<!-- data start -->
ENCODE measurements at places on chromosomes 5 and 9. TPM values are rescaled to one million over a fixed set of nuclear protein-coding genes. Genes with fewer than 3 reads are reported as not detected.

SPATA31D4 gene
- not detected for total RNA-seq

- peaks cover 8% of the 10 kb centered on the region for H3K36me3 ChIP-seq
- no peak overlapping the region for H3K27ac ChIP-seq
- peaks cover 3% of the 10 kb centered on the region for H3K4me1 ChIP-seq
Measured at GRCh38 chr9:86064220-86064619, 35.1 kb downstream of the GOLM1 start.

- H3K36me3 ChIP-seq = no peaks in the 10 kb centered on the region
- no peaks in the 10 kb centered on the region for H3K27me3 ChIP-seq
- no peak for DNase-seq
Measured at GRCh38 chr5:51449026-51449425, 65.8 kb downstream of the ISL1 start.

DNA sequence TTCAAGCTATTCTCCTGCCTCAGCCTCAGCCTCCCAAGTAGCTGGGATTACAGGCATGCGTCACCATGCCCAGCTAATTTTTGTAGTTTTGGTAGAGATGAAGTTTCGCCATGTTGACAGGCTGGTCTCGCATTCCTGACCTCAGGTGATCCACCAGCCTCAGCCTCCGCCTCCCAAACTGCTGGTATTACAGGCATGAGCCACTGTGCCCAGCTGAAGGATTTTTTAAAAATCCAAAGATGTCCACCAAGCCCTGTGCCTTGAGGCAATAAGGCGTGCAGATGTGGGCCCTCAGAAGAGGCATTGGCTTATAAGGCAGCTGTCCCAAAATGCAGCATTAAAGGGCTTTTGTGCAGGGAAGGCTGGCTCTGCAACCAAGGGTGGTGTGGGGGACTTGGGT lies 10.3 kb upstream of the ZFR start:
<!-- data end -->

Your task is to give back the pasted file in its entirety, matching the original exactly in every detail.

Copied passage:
ENCODE measurements at places on chromosomes 5 and 9. TPM values are rescaled to one million over a fixed set of nuclear protein-coding genes. Genes with fewer than 3 reads are reported as not detected.

SPATA31D4 gene
- not detected for total RNA-seq

- peaks cover 8% of the 10 kb centered on the region for H3K36me3 ChIP-seq
- no peak overlapping the region for H3K27ac ChIP-seq
- peaks cover 3% of the 10 kb centered on the region for H3K4me1 ChIP-seq
Measured at GRCh38 chr9:86064220-86064619, 35.1 kb downstream of the GOLM1 start.

- H3K36me3 ChIP-seq = no peaks in the 10 kb centered on the region
- no peaks in the 10 kb centered on the region for H3K27me3 ChIP-seq
- no peak for DNase-seq
Measured at GRCh38 chr5:51449026-51449425, 65.8 kb downstream of the ISL1 start.

DNA sequence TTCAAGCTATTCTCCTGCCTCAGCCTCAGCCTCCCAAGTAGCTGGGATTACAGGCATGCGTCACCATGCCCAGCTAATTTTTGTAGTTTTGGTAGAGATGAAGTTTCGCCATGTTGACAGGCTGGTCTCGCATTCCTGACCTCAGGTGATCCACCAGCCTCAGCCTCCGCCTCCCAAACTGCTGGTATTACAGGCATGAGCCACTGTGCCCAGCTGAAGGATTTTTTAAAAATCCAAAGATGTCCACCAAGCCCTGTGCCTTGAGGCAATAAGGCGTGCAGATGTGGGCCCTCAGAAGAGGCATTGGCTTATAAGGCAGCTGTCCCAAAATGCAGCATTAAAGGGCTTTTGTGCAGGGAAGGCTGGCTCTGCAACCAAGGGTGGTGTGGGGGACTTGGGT lies 10.3 kb upstream of the ZFR start: